H2B mono‐ubiquitination occurs when the 76‐residue ubiquitin protein is covalently attached to Lys120 of histone H2B in metazoans (Lys123 in yeast). This reaction is catalyzed by the specific heterodimeric E3 ligase RNF20/40 (Bre1A/B in yeast) (Hwang et al, 2003; Kim et al, 2005; Zhu et al, 2005). To determine whether MED23‐dependent H2Bub occurred via RNF20/40, we analyzed the expression levels of RNF20/40 and found that loss of MED23 did not change the expression of RNF20 and RNF40 (Fig 1B). We have also found that there is no difference in the expression of USP22, the known deubiquitinase enzyme for H2Bub (Zhang et al, 2008a). Therefore, the regulation of H2Bub by MED23 likely occurs through mechanisms other than transcriptional regulation of the related enzymes.
The Mediator complex associates with the RNF20/40 E3 ligase via MED23
To understand the mechanistic relationship between the Mediator subunit MED23 and H2Bub, we employed a His‐Flag double tag tandem affinity purification procedure to search for MED23‐interacting proteins. Using a baculovirus expression system, double‐tagged MED23 was purified as a soluble protein (Fig 2A), and its specific interactions with E1A and ELK1 were verified (Wang et al, 2009; Huang et al, 2012). The MED23‐bound Ni‐NTA column was then loaded with HeLa cell nuclear extract, washed, and eluted with imidazole buffer. MED23 subsequently bound to anti‐Flag beads and was eluted with a FLAG peptide. The eluted protein mixture was analyzed by MS/MS spectrometry (Fig 2B and C). In addition to a group of RNA‐processing proteins, including HnRNP L (Huang et al, 2012), peptides of the RNF20/40 enzyme were identified among the MED23‐binding proteins (Table EV1), suggesting a potential mechanistic link between the Mediator complex and H2Bub ligases (Fig 2D). By contrast, neither RNF20 nor RNF40 was detected by MS/MS spectrometry when an identical procedure was used for five other Mediator components, including CDK8, MED15, MED16, MED24, and MED29 (Huang et al, 2012; Wang et al, 2013b). Consistently, RNF20 and RNF40 were eluted from the His‐Flag‐tagged MED23 affinity purification column but not from the MED29 column (Fig 2E).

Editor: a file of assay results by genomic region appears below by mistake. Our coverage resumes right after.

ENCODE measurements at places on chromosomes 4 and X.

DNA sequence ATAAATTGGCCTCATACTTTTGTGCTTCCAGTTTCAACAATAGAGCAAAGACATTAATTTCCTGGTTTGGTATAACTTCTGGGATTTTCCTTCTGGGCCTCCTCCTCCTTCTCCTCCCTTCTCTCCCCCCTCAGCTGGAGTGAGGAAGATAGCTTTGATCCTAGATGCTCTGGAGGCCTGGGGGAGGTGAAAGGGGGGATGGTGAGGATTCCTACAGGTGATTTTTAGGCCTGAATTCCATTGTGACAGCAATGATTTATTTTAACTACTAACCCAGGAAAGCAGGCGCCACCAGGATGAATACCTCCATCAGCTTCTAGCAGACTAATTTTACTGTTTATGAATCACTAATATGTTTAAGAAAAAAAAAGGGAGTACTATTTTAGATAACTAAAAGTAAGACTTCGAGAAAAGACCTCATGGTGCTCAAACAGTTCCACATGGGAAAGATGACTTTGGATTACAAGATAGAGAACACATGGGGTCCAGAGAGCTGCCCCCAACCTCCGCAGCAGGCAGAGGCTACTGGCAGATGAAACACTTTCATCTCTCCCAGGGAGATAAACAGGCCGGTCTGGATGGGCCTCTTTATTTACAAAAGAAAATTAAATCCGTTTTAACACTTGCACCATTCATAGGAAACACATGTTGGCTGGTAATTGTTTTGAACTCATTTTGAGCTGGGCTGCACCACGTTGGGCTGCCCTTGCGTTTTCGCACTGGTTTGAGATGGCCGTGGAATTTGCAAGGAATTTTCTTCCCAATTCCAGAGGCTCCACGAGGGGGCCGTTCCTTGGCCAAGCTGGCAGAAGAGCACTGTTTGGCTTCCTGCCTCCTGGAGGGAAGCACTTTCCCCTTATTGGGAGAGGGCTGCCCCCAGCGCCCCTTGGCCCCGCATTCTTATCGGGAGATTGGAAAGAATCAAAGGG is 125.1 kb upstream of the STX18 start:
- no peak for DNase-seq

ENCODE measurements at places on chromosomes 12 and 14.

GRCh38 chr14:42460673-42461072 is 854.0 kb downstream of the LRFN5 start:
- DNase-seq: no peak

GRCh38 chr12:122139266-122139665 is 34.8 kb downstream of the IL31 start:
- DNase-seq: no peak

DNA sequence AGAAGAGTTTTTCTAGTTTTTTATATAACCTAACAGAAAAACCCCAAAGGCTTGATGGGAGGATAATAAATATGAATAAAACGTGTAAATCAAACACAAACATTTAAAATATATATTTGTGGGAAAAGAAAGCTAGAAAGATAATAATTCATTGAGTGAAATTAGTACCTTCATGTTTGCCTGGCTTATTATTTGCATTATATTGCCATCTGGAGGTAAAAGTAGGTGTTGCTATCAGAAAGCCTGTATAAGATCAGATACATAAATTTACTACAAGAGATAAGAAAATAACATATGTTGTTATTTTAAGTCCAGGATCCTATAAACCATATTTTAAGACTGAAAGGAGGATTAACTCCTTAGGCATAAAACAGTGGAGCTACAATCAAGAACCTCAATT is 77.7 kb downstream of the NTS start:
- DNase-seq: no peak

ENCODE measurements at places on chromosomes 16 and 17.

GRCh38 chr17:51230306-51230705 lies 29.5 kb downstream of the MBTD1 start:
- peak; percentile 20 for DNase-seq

To further verify the association between RNF20/40 and MED23, a Co‐IP assay was performed by co‐transfecting plasmids of tagged MED23, RNF20, and RNF40 into HeLa cells. While individual RNF20 or RNF40 proteins could only weakly interact with MED23, co‐expression of both RNF20/40 resulted in strong Co‐IP of MED23 (Figs 2F and EV2A). UBE2A, an E2‐conjugating enzyme which had previously been shown to directly interact with the RNF20/40 complex (Kim et al, 2009), was also pulled down with MED23 (Fig 2F). In addition, antibodies against RNF20 or RNF40 pulled down endogeneous MED23 in HeLa cell extract (Fig 2G). Notably, the mixed antibodies to RNF20 and RNF40 can be more effective than antibody to either RNF20 or RNF40 in pulling down MED23 as well as other Mediator components, such as MED1 (Fig 2G). Conversely, antibodies against MED23 pulled down RNF20/40 as well as MED1 in HeLa cells, but not GAPDH and STAT3 (as a negative control) (Fig 2H). Furthermore, to verify that MED23 interacts with RNF20/40 as part of the Mediator complex, we perform the Co‐IP assay in HeLa nuclear extract using the antibody against another Mediator subunit CDK8. CDK8 antibody can efficiently pull down the Mediator complex (as indicated by multiple components), as well as RNF20 and RNF40 (Fig EV3A). Consistently, when HeLa nuclear extract was fractionated by Superose 6 gel filtration column, RNF20, RNF40, and PAF1 were detected in fractions that overlap with those for the Mediator complex, as indicated by MED1, MED12, MED6, MED16, MED23, and CDK8 (Fig EV2B, fractions 10–13). Further, the RNF20/40 did not co‐elute with the monomeric MED23 fractions (Fig EV2B, fractions 19–22), suggesting that RNF20/40 acts together with the Mediator complex, but not the monomeric MED23, to regulate H2B mono‐ubiquitination. Domain‐mapping with multiple deletions of RNF40 revealed that the second coiled‐coiled domain of RNF40 was important for the RNF20/40‐MED23 association (Fig EV2C), which is consistent with previous observations that the second coiled‐coiled domain is critical for both RNF20–RNF40 and RNF20/40–UBE2A/B interactions (Kim et al, 2009). For MED23, the N‐terminal region (N1‐327) and the C‐terminal region (N878‐1368) seem to be important for the MED23–RNF20/40 interaction, whereas other regions appear to play a negative role in this interaction (Fig EV2D).